I’m overall impressed with the general build quality and software of the Zenfone 8 Flip. Given that the Zenfone 6 and 7 were pretty durable devices, I can’t imagine why the Zenfone 8 Flip wouldn’t hold up in the long run either. Still, the mirrored back of the phone picks up a metric ton of fingerprints, and I really wish manufactures would stop choosing this over a matte finish.
In terms of what you get in the box, the phone ships with a 30W fast charger, two cases, and a USB-C to USB-C cable.
What about those cameras?
As noted earlier, the camera system on the 8 Flip is mostly identical to the setup found on the Asus Zenfone 7 Pro. This includes a 64MP Sony IMX686 f/1.8 primary shooter, a Sony IMX363 12MP f/2.2 Ultrawide camera, and an 8MP 3x telephoto lens. Unfortunately, and unlike the Zenfone 7 Pro, there is no optical image stabilization (OIS) included with these new cameras. That said, Asus did include a new stepper motor that it claims makes the flip-out operation smoother. While I don’t have the Zenfone 7 Pro to compare it to, I can confirm that the motor actuation is fast and feels fluid.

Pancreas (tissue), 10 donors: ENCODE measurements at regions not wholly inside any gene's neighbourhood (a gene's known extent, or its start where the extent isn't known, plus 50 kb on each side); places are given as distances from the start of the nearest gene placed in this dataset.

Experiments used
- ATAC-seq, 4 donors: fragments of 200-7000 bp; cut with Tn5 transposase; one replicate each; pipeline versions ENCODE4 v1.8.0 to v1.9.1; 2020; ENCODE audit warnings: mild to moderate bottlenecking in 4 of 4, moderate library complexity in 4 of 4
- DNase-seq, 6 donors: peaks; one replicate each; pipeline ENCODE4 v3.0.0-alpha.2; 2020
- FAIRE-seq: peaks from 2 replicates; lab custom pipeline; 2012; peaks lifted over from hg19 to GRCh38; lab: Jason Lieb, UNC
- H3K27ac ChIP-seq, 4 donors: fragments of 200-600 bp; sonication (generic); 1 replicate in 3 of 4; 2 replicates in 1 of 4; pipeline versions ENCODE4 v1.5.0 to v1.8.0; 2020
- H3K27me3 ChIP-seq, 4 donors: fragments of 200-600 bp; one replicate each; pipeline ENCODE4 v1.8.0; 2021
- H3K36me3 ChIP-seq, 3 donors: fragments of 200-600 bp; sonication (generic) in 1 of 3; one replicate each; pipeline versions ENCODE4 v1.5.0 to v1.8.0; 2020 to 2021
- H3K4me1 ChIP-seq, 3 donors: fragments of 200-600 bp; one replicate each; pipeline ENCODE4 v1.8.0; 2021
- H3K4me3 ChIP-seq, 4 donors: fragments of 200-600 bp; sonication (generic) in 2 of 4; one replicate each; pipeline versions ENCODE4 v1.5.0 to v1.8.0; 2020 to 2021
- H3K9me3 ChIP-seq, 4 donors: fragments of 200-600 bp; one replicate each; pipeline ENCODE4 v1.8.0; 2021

The benefit of this unique design is that you’re able to use the primary camera system as a front-facing shooter. In fact, Asus heavily markets this phone for vloggers and those looking to shoot high-quality videos of themselves.
See also: The best camera phones you can buy